A Description of the Appraisal Process

A home purchase can be the largest transaction most people may ever consider. It doesn't matter if where you raise your family, a second vacation property or an investment, purchasing real property is an involved transaction that requires multiple parties to make it all happen.

It's likely you are familiar with the parties having a role in the transaction. The real estate agent is the most familiar entity in the exchange. Then, the mortgage company provides the money needed to finance the exchange. And ensuring all aspects of the sale are completed and that a clear title passes from the seller to the purchaser is the title company.

To learn more about appraising, click here to see a short video or call us today to talk about your specific property.

So, what party is responsible for making sure the value of the property is consistent with the purchase price? In comes the appraiser. We provide an unbiased estimate of what a buyer could expect to pay — or a seller receive — for a parcel of real estate, where both buyer and seller are informed parties. A licensed, certified, professional appraiser from Timeline Appraisal Services, LLC will ensure, you as an interested party, are informed.

Appraisals begin with the inspection

To ascertain an accurate status of the property, it's our duty to first perform a thorough inspection. We must see features first hand, such as the number of bedrooms and bathrooms, the location, amenities, etc., to ensure they really are there and are in the shape a typical buyer would expect them to be. To ensure the stated square footage has not been misrepresented and describe the layout of the home, the inspection often entails creating a sketch of the floorplan. Most importantly, we look for any obvious amenities - or defects - that would affect the value of the property.

Following the inspection, we use two or three approaches to determining the value of real property: sales comparison and, in the case of a rental property, an income approach.

Cost Approach

This is where the appraiser uses information on local construction costs, labor rates and other elements to determine how much it would cost to build a property similar to the one being appraised. This value often sets the maximum on what a property would sell for. It's also the least used method.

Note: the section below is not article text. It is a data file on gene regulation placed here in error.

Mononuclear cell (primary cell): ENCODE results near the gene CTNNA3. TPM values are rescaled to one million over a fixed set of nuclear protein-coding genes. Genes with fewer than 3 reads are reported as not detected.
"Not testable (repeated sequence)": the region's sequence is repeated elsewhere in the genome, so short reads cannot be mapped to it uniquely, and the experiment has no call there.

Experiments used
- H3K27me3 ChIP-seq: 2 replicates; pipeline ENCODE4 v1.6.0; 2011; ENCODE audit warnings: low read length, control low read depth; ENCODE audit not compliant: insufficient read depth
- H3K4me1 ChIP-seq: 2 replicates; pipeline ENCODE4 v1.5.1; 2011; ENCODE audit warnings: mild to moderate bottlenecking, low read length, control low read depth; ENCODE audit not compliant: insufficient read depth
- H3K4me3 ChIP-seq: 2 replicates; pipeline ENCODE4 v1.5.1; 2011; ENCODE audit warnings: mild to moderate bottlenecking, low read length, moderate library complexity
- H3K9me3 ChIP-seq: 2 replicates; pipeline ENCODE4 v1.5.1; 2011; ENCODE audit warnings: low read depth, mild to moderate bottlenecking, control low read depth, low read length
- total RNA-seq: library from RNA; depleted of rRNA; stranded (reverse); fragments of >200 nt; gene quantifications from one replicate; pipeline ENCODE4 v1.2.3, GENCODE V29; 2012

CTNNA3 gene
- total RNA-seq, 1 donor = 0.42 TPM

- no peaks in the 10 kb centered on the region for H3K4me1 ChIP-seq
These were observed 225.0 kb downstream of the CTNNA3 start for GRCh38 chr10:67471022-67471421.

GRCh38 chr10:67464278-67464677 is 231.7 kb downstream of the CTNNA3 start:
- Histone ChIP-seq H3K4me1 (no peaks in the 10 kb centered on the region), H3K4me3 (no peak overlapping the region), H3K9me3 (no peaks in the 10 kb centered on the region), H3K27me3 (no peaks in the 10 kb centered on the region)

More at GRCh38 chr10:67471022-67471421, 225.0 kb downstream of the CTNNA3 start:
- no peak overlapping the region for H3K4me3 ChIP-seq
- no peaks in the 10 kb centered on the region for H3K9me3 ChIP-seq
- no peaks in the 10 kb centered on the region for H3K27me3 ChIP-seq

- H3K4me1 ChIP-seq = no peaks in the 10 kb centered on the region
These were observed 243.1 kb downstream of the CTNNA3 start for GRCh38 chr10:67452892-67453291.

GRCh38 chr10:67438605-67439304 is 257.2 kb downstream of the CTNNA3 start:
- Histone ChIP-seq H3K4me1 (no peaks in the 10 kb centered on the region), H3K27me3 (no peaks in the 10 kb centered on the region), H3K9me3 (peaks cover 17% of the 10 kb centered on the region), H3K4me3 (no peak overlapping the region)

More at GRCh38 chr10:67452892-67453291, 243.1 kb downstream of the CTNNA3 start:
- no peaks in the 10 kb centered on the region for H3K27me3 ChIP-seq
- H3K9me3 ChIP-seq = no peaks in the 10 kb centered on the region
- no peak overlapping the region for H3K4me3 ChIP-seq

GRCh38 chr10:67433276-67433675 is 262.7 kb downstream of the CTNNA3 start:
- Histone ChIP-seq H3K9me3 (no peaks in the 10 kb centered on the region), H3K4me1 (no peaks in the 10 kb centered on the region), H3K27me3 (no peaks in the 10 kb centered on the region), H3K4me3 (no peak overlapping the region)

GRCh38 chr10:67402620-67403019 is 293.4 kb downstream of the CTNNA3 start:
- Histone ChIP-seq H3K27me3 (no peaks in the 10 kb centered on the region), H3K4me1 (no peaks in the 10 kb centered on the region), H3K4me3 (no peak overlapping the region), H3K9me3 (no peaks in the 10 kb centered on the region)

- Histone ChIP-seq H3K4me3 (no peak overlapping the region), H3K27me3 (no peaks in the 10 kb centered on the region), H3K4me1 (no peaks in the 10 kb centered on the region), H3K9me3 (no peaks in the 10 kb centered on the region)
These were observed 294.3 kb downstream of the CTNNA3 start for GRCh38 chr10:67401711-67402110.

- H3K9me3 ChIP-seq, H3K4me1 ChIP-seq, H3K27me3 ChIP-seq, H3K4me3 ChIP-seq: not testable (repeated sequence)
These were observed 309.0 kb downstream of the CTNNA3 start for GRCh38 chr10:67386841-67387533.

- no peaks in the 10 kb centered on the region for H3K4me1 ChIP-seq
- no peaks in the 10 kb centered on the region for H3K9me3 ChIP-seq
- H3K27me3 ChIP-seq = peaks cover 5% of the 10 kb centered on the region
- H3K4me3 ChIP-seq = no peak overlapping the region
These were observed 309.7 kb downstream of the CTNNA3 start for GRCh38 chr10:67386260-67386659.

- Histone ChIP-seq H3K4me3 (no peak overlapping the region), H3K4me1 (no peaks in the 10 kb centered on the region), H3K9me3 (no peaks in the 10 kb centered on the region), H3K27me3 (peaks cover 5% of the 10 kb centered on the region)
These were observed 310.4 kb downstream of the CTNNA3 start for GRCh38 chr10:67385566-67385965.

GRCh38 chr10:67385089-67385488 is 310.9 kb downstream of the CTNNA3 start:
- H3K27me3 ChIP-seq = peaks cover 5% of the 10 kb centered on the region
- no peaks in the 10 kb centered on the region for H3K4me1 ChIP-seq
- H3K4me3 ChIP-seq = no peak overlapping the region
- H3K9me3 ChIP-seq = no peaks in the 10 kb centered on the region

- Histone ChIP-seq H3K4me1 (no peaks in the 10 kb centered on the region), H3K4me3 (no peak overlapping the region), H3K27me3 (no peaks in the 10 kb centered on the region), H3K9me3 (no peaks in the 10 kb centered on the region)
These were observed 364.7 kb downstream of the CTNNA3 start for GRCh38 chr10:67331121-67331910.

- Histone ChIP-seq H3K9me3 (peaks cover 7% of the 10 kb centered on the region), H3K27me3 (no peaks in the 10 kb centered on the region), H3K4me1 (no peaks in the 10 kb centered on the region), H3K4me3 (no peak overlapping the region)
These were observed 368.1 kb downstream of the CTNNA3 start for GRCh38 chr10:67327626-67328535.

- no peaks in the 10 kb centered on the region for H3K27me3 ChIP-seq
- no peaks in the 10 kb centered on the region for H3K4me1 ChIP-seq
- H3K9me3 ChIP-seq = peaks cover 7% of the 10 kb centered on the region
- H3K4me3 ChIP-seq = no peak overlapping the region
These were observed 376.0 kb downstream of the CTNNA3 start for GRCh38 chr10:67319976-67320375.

Paired Sales Analysis

Appraisers are intimately familiar with the neighborhoods in which they appraise. They innately understand the value of specific features to the homeowners of that area. Then, the appraiser researches recent transactions in the area and finds properties which are 'comparable' to the property in question. Using knowledge of the value of certain items such as upgraded appliances, additional bathrooms, additional living area, quality of construction, lot size, we adjust the comparable properties so that they are more accurately in line with the features of subject property.

  • For example, if the comparable property has a fireplace and the subject doesn't, the appraiser may deduct the value of a fireplace from the sales price of the comparable home.
  • However, in the case where the subject has something such as an extra half bath that a comparable doesn't have, the appraiser might add the value of that bath to the comparable property.

In the end, the appraiser reconciles the adjusted sales prices of all the comps and then derives an opinion of what the subject could sell for. At Timeline Appraisal Services, LLC, we are an authority when it comes to knowing the worth of particular items in Scottsdale and Maricopa County neighborhoods. The sales comparison approach to value is commonly given the most importance when an appraisal is for a real estate exchange.

Valuation Using the Income Approach

In the case of income producing properties - rental houses for example - we may use a third approach to value. In this case, the amount of income the property generates is taken into consideration along with income produced by neighboring properties to derive the current value.

Coming Up With The Final Value

Examining the data from all approaches, the appraiser is then ready to document an estimated market value for the property at hand. Note: While this amount is probably the most reliable indication of what a house is worth, it probably will not be the price at which the property closes. It's not uncommon for prices to be driven up or down by extenuating circumstances like the motivation or urgency of a seller or 'bidding wars'. Regardless, the appraised value is often used as a guideline for lenders who don't want to loan a buyer more money than the property is actually worth. Here's what it all boils down to, an appraiser from Timeline Appraisal Services, LLC will guarantee you get the most accurate property value, so you can make profitable real estate decisions.